History of San Diego, 1542-1908
PART SIX: CHAPTER 4: Growth of the Medical Profession
Throughout all the days of Spanish and Mexican rule, the practice of medicine was very primitive. A surgeon was attached to each presidial company and the missionaries, as a rule, had some skill. But the presidios were feebly maintained and usually slack in medical and surgical equipment; and the traditions lead to the belief that the missionaries were rather poorly equipped as regarded medical and surgical skill, even for that day. Still, the few simple things they could do seemed marvelous to the Indians, and the colonists were not far behind them in their gaping wonder at the exhibition of very slight attainments. When the missions went down and the presidios were but intermittently maintained, there were long periods when the people were without the services of a physician. It is said that for almost twenty years before the Mexican War there was no resident physician in San Diego.
Naturally, the people had some strange notions and superstitions about the practice of medicine. When Alfred Robinson lived in San Diego, in 1829, he found that every foreigner was supposed to have a knowledge of medicine. Being requested by an old woman to prescribe for her daughter, who was suffering with cramps, he prescribed a small dose of laudanum. This having a good effect, he found his fame as a physician established. He says that, had he been so inclined and willing to furnish the medicines himself, he could have had a good practice. Other visitors were less scrupulous, judging from the story he tells of a drunken American deserter who imposed upon the poor people of Santa Barbara, using his pretended knowledge of medicine as a means of procuring brandy for his own consumption.
The first American doctors in San Diego were the United States Army surgeons who came with the troops. Lewis B. Hunter and R. F. Maxwell, the surgeons of the Cyane, and the three doctors with Fremont’s battalion, who arrived July 29, 1846, were undoubtedly the first, but they did not remain. There does not appear to have been a surgeon with the little garrison left under Captain Merritt; but when Commodore Stockton arrived with his ships, early in November, the surgeons attached to his fleet landed with the men and performed duty on shore. After the battle of San Pasqual, they were joined by Dr. John S. Griffin, the surgeon of Kearny’s force. These doctors found themselves confronted by the problem of providing hospital accommodations for the wounded men. This was accomplished by quartering them with the private families in the town, where the surgeons could visit them. From this time onward, San Diego was not again left without a physician and surgeon. There were always government troops present, in San Diego or at the mission, and the surgeons attached to these small commands bridged the gap between the Mexican occupation and the coming of civilian physicians by doing a little practice outside their official routine.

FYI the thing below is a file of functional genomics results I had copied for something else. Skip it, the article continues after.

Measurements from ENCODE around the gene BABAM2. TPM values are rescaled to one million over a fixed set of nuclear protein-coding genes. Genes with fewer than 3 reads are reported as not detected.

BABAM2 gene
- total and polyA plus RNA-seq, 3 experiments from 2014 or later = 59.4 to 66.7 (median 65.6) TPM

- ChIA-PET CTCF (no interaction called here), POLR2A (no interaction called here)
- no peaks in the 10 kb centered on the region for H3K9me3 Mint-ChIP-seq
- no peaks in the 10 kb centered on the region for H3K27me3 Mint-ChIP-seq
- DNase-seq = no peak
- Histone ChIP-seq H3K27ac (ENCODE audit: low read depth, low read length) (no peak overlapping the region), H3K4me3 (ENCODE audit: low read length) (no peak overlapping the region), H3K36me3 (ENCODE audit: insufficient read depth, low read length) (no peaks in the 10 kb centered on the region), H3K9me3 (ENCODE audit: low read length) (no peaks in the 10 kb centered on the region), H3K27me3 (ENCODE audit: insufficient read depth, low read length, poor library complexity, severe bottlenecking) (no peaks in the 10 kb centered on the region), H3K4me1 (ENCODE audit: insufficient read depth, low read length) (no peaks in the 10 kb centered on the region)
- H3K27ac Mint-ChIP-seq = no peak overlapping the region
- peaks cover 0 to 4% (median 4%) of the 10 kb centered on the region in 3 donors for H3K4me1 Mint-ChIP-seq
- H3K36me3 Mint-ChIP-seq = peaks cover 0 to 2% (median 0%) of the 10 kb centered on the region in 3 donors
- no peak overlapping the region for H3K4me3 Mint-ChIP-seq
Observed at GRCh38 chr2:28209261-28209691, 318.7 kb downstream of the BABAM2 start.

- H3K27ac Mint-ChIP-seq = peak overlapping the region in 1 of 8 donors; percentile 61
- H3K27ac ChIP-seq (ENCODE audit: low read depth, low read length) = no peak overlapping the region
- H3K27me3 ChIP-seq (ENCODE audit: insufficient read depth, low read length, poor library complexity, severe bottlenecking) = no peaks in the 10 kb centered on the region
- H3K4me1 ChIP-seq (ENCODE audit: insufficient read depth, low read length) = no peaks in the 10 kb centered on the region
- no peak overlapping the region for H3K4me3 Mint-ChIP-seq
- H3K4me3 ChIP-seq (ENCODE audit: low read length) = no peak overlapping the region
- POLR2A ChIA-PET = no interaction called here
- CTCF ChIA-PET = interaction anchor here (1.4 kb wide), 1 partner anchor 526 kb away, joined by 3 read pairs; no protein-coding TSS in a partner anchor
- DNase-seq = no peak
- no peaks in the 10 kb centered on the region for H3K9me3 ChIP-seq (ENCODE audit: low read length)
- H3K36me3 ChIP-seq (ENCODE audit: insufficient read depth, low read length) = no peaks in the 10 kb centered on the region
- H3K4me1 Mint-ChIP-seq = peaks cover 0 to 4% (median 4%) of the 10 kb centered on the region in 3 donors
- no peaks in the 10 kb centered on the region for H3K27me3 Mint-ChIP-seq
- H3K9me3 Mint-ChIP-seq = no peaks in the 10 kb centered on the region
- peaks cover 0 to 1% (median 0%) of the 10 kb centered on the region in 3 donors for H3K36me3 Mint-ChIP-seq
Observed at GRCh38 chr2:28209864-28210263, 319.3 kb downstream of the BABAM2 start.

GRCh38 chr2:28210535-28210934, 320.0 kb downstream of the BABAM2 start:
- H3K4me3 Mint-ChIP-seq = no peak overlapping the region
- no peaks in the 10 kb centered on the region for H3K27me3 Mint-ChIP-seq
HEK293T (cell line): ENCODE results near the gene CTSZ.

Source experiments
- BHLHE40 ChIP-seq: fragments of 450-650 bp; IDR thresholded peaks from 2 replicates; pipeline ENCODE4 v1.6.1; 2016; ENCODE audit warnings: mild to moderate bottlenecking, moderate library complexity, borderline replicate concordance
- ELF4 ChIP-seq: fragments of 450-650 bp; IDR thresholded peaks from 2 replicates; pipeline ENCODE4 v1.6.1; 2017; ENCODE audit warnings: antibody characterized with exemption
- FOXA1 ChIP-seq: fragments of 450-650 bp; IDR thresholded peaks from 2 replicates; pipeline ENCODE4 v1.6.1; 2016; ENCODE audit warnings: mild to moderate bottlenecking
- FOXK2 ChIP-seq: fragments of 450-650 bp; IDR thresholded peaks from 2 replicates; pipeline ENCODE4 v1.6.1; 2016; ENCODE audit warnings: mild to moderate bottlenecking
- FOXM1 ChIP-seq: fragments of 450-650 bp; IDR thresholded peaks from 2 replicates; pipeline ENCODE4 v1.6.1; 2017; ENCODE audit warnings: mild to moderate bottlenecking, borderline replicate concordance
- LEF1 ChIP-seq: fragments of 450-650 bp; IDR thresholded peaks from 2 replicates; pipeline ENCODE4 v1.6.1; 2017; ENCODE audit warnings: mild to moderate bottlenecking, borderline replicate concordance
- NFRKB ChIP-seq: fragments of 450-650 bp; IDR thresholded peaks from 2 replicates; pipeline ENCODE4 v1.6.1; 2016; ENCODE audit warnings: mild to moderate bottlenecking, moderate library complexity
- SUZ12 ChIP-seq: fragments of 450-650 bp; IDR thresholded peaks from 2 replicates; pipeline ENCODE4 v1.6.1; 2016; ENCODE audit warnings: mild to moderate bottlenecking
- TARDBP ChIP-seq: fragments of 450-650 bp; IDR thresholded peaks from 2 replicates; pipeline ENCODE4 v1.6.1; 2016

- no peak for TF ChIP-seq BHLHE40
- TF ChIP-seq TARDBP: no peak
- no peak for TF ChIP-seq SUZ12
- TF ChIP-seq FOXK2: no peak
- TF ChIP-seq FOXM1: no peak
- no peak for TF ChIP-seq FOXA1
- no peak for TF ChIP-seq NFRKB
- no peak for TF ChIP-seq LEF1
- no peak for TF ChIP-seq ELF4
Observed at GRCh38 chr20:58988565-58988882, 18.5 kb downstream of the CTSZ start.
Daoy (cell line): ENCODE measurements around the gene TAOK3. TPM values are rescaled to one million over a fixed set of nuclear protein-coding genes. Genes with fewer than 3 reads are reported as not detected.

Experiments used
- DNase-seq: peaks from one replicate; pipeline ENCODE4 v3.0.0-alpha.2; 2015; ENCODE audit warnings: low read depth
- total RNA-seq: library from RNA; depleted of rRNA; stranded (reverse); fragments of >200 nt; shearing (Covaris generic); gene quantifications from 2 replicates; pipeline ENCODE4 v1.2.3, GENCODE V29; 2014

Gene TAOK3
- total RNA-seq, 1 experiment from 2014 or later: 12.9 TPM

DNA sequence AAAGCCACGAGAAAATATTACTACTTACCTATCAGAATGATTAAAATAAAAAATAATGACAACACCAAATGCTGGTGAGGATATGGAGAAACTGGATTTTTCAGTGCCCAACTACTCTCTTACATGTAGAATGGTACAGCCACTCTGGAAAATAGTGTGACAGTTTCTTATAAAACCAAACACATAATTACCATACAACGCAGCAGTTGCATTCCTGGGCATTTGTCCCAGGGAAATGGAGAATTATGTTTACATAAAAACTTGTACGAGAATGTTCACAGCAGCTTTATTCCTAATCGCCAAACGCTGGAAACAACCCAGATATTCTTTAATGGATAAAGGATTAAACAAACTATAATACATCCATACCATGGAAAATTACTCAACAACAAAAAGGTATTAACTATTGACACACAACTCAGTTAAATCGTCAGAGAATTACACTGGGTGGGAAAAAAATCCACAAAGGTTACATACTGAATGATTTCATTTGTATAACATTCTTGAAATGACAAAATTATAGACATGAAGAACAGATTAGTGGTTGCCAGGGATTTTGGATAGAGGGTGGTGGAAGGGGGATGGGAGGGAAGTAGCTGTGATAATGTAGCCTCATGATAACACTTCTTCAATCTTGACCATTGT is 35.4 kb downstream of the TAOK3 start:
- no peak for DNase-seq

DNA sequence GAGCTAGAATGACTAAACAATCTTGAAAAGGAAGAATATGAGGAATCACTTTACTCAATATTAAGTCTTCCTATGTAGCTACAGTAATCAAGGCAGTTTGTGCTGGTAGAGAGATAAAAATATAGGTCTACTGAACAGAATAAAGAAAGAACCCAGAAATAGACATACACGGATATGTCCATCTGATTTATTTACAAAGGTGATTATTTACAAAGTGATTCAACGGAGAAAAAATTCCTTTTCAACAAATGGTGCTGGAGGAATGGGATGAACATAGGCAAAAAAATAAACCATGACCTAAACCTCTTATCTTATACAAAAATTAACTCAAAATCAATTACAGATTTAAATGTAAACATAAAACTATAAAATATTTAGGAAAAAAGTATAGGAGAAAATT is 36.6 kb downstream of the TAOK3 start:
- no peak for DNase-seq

The honor of being the first American practicing physician in San Diego probably belongs to Dr. Frederick J. Painter. He was an invalid and died November 30, 1853, at which time it was stated that he was an old resident, but very little information about him is given. His professional card appeared in the first number of the Herald, May 29, 1851, and he is mentioned at different times in that paper. He acted for a time as clerk of the common council in 1851 – a position which paid $50 per month.
There were at least two other men in San Diego about the same time as Dr. Painter who are called “doctor” in the records, but no evidence has been found that they engaged in practice. These are Dr. John Conger and Dr. Atkins S. Wright. The former acted as secretary of the ayuntamiento before the American civil administration began, and as clerk of the common council throughout the year 1850, at the time the “boodling” council was in power. Dr. Wright was a member of this first council, chosen June 16, 1850, and served one term. He was also city translator and interpreter and was well paid for his services.
Dr. David B. Hoffman was the next regular practicing physician to locate in San Diego. A brief biography of him has been given. He was a graduate of Toland Medical College. When he came to the Pacific Coast, he was at first in the employ of the Pacific Mail Steamship Company, between Panama and San Francisco. His card first appears in the Herald on December 1, 1855, which probably marks the date when he left the employ of the steamship company and settled in San Diego. In later years he was post surgeon of the army in San Diego. When the San Diego County Medical Society was formed, July 23, 1870, he was chosen president of the organization, and the address which he delivered on that occasion is extant.
On April 19, 1856, Dr. George E. Knight’s card appeared in the Herald but, apparently, he only remained a short time.